It was never my intention to claim that these aren’t significant results, both the incomplete face tracking and running the trained neural network on a small power budget are hard problems, and it wouldn’t be trivial for others to achieve similar results. I was mostly reacting to another claim that Meta does something that nobody else could ever do (, here interpreted as a tool to lock in users), even though we know that both the Quest hardware and software are based largely on components developed by others and available to others too.

          Meta did a lot of work, packaged it well, sold it at an incredible price and invests a lot into the platform, it’s just that this isn’t magic sauce, but good research and engineering, that others can achieve too. People have been working on this stuff for literally decades. In 1979 the Architecture Machine Group (precursor to the Media Lab) at MIT demonstrated a telepresence system where the live video image of the participants was back-projected into a hollow human face shaped form, with the head being rotated and tilted by motors. This resulted in a massively more immersive representation, the presence that Meta today is aiming for too with much better technology. Fittingly they called the system “Talking Heads”, and it is no coincidence that the cover of the 1980 “Remain in Light” album by the Talking Heads was also created by the Architecture Machine Group, featuring portraits of the band members with their faced overlaid with stylized computer graphics.

      • James Cobalt

        This isn’t even that fancy. This chip is for eye tracking only.

    • Lucidfeuer

      AND, the only reason they’d want to do is so that they can infringe, violate, track, exploit and sell the fuck out of your most precise facial features.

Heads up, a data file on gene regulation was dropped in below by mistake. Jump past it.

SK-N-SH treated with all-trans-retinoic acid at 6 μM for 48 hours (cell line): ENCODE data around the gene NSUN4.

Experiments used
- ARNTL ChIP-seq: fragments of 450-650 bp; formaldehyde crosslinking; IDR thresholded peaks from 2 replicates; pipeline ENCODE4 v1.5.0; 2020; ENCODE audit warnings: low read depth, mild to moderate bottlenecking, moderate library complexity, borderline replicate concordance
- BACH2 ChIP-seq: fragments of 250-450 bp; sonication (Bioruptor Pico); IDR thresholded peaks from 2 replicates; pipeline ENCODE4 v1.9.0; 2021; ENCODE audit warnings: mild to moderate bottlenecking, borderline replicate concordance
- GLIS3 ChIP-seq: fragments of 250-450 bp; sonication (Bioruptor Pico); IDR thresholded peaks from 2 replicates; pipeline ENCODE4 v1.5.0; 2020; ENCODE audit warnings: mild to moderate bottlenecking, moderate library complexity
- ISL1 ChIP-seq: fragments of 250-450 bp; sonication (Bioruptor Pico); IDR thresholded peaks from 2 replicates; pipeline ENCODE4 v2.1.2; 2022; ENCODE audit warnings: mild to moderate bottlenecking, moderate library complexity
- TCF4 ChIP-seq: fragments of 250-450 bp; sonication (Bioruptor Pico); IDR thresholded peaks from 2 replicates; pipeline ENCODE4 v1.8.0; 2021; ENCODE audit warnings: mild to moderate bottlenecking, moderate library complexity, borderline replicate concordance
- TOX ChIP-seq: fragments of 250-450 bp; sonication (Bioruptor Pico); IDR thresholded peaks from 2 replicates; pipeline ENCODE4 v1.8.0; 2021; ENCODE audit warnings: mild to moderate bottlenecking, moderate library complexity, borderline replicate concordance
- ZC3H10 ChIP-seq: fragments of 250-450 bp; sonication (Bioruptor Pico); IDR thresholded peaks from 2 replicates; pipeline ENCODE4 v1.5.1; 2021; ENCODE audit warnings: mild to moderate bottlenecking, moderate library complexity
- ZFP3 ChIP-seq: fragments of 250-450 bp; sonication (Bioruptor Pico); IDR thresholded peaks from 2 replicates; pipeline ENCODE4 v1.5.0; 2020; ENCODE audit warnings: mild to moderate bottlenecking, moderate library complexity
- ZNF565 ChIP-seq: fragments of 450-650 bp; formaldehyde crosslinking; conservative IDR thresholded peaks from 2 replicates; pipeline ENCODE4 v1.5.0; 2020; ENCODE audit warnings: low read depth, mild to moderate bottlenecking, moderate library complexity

• Nothing to see here

    Meta is making rapid progress towards a future that none of us want. The only thing that makes their current social experiences barely tolerable is that our avatars are anonymous and other users can’t see our facial expressions or any other personal information. Can I be the only one in the metaverse who seeks solitary experiences away from creepy interactions with strangers?

    • Andrew Jakobs

      Who says none of us wants this? Some people really think they are speaking for everybody because they think it isn’t something they like.

      • Lucidfeuer

        Are you at least paid to be such a chill of the worst company in tech?

        • Andrew Jakobs

          Oh please get your head out of your ass, because some of you really have a big hate for Meta doesn’t mean everybody has, if that was the case nobody would have bought a Quest, nobody would be using any of Meta’s products, but reality tells differently. Yeah, there are parts of Meta that I don’t like, but you just can’t say their hardware is crap as the Quest is one of the best headsets at the market (for real consumers).

          • Lucidfeuer

            That’s not the point, I have Oculus and a very different opinion, however correlating the relatively niche use of these with the toxic monopoly every sane people hates, is irrelevant to the fact that NO, the same way most people despise and reject Horizon besides chill looneys, this is the case for having your physiognomic datas violates, tracked and exploited by this company.

    • Timothy Bank

      It is a CODEC and therefore can be applied to anyone/anything. It does not have to be me. It could easily be someone else that reacts just like me in real time. I could see a whole new market where you could buy a likeness to your favorite celebrity and they get royalties. Other creators could make custom people that you could wear like skins. If you were in a business meeting, you could have a high quality scan made of you that always makes you look really good even if you are in your PJs with bedhead. What worries me is the people who impersonate someone else with their likeness then use an AI voice modulator that makes them sound like you. There needs to be some sort of system that certifies the wearer and maybe that is achieved through the cameras on the headset.